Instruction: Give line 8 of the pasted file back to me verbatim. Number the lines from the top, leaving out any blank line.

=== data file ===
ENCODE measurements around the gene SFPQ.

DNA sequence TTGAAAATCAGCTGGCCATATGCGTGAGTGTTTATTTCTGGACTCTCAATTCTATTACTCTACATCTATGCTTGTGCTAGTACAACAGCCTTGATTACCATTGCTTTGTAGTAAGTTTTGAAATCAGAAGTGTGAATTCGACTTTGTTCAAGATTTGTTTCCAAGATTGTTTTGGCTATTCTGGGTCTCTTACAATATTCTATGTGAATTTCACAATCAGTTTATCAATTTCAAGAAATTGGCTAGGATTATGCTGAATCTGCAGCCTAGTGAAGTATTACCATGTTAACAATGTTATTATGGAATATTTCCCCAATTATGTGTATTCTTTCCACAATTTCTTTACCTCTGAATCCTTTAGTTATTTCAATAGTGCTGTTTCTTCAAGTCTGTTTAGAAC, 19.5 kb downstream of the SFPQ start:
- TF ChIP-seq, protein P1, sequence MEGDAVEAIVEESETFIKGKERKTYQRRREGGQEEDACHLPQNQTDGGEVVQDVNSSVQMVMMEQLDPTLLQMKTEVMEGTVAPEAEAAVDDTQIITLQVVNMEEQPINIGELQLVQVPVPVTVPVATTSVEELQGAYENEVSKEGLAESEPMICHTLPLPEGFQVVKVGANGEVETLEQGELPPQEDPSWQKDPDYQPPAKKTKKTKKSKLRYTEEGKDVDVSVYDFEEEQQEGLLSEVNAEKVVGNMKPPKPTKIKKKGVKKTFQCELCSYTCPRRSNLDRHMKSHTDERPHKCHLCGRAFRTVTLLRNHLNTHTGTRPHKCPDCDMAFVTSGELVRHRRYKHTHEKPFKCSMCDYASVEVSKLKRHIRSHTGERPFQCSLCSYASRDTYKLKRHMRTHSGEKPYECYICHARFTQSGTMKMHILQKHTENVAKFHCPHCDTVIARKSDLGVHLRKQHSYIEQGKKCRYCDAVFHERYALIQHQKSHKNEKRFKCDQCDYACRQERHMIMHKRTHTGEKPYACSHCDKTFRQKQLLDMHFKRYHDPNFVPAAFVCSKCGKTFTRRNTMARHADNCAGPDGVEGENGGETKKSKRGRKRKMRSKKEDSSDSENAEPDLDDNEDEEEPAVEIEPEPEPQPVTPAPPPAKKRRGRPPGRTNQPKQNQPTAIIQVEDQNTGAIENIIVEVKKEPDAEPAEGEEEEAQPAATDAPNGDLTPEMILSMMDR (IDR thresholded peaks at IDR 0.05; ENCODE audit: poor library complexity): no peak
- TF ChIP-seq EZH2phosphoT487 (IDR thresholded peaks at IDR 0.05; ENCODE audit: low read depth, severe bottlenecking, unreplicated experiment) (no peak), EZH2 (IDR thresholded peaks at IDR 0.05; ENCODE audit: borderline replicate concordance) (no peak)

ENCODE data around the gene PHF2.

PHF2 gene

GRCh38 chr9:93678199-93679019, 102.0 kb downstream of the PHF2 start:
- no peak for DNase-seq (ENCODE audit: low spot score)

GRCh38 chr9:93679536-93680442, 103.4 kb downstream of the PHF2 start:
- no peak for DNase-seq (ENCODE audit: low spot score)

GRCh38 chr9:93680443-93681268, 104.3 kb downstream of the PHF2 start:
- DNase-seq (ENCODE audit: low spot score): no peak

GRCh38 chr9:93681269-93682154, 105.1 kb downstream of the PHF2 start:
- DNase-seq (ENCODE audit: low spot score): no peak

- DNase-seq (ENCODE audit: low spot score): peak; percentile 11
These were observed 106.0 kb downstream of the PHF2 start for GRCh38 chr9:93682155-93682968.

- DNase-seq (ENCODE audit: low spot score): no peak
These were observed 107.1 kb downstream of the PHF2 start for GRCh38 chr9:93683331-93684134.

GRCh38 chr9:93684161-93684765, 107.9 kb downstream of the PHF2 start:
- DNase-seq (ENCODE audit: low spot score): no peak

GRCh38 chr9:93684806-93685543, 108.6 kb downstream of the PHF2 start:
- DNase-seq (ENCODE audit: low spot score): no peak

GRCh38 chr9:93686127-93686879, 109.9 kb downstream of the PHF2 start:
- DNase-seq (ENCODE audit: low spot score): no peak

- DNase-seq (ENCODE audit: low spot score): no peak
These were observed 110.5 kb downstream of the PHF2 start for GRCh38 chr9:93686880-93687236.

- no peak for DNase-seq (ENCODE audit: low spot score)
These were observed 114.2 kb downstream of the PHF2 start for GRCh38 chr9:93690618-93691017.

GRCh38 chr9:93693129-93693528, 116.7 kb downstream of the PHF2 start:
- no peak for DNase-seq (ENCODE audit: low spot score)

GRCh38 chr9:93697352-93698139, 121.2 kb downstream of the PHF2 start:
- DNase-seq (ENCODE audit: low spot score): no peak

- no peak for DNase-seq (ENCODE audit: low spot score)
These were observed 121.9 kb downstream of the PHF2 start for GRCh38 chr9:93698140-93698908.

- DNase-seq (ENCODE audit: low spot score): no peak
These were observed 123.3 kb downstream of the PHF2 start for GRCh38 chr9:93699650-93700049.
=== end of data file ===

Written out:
- no peak for DNase-seq (ENCODE audit: low spot score)